Citizens Potawatomi Community Development Corporation (CPCDC). This certified Community Development Financial Institution (CDFI) provides several kinds of loans – from microloans and business loans to asset-building Individual Development Accounts (IDAs) to Citizen Potawatomi Tribal members and other Native Americans throughout the United States. The loan from the Congregation will be pooled with those from other capital investors to make small business and micro-loans to at-risk Native American households in Oklahoma. CPCDC, founded in 2003 and headquartered in Shawnee, Oklahoma, also offers financial education workshops and small business development services. The organization’s mission is to “promote, educate, and inspire entrepreneurial growth and financial well-being of the Citizen Potawatomi National tribal community.”

  • Morro Del Mar, a 21-unit tax credit rental project for seniors, is located in Morro Bay, California.
    San Luis Obispo County Housing Trust Fund (SLOCHTF). Founded in 2003, this non-profit organization makes loan funds available to very low through moderate-income residents of San Obispo County, California, filling a niche between financing offered by banks and government housing programs. The Housing Trust Fund offers more flexible and favorable terms than banks and is generally more responsive and flexible than government housing programs. The Congregation has already made a loan to SLOCHTF; the recently-approved loan will be used as loan capital to finance affordable housing projects for lower-income households. Since 2005, when the organization first offered loans, it has provided more than $17 million to finance 641 units of affordable housing.

  • Families take part in National Night Out in August 2015.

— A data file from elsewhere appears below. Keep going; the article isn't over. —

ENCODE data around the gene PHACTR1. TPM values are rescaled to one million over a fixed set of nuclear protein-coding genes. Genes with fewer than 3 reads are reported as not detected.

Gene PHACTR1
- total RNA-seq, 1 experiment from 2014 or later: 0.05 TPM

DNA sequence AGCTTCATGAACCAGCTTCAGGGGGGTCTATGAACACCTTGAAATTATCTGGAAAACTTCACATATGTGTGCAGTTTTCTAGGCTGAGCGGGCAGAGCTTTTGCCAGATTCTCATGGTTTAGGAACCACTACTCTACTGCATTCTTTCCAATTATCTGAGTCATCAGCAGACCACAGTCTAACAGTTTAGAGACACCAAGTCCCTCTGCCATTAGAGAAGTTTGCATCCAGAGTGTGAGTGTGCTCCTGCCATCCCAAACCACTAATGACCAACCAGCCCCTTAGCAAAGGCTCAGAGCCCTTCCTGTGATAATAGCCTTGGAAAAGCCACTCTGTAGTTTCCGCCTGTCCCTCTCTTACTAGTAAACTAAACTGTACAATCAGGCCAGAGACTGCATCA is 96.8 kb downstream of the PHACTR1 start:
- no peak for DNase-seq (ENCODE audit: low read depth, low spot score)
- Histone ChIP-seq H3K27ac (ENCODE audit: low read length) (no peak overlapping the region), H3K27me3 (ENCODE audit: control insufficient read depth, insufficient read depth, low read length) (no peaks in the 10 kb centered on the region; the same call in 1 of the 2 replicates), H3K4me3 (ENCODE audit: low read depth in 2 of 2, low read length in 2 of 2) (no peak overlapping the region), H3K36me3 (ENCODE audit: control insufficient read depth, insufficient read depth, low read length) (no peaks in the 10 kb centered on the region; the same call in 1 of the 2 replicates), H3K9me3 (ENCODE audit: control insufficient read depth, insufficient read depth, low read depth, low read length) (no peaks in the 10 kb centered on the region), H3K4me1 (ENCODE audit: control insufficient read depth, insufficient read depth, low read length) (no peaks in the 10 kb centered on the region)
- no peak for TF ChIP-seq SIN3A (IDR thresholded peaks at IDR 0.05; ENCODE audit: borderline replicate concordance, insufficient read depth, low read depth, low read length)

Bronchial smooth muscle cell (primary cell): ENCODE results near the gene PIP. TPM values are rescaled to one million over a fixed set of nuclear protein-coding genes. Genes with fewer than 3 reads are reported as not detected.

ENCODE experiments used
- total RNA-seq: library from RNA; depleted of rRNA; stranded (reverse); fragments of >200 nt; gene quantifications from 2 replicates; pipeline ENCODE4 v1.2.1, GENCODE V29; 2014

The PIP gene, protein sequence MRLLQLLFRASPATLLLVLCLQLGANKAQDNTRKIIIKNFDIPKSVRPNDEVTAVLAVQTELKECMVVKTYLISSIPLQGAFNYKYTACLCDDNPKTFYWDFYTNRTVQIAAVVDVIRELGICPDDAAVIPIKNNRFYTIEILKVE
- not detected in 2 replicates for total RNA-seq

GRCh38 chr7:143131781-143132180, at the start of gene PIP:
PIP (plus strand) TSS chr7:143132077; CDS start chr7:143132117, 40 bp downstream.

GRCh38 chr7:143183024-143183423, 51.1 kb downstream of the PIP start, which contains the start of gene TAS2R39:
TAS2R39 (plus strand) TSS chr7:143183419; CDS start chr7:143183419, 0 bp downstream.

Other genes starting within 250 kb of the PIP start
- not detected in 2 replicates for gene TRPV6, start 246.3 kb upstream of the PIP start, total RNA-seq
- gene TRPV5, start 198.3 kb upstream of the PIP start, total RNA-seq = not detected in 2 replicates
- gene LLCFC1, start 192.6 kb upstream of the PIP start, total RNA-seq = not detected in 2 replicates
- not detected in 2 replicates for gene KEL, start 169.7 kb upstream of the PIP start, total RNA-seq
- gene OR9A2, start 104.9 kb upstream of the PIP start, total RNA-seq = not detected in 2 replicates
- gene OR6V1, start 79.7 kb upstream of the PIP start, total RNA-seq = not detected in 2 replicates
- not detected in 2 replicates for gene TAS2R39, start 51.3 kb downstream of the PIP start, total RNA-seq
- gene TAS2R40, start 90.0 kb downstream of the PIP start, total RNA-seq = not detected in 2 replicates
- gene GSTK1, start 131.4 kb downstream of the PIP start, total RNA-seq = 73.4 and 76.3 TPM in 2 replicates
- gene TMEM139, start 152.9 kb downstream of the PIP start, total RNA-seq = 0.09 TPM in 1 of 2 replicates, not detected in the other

St. Ambrose Housing Aid Center. St. Ambrose aims to “create, preserve, and maintain equal housing opportunities for low- and moderate-income people primarily in Baltimore City and encourage and support strong and diverse neighborhoods.” The loan from the Adrian Dominican Congregation – with loans from other sources – will support a multi-year, multi-phase project to preserve, stabilize, and expand St. Ambrose’s rental portfolio to provide quality affordable housing to low-income Baltimore households headed by single women with dependent children. The 310 affordable rental units owned and managed by St. Ambrose are a significant source of stability for hundreds of households in Baltimore City and County.


  • Midlands Housing Trust Fund Executive Director Brian Huskey at the groundbreaking of Phase II of Village at River's Edge, a 124-unit, multi-family tax credit development in Columbia, South Carolina.
    Midlands Housing Trust Fund (MHTF). This non-profit organization provides financing, technical assistance, and advocacy for the construction, rehabilitation, and preservation of affordable housing in the Midlands of South Carolina. While the Congregation has already invested in a low-interest loan in MHTF, the additional loan will be used to expand the organization’s service area to include 15 counties, most of which are rural with high rates of poverty. The Congregation’s loan will be used in areas which have no other funding. When formerly rent-burdened households receive access to affordable housing, they have more money to spend on other necessities, such as transportation, health care, food and clothing. Midlands places high priority on lending for the creation of permanent service-enriched housing for individuals and families who are homeless.

Founded more than 40 years ago, the PAB was a response to the Adrian Dominican Sisters’ vision for social change. Firmly rooted in the tradition of Catholic social teachings, the PAB helps the Congregation to advocate for social justice in two ways. Through Community Investments work, the PAB offers low-interest loans to non-profit community organizations that benefit low-income people and underserved communities. The PAB Corporate Responsibility arm monitors the Congregation’s investments and engages in shareholder activities on matters of justice involving corporations in which the Congregation invests.  

Feature photo: Members of the St. Ambrose community get ready to volunteer for YouthWorks.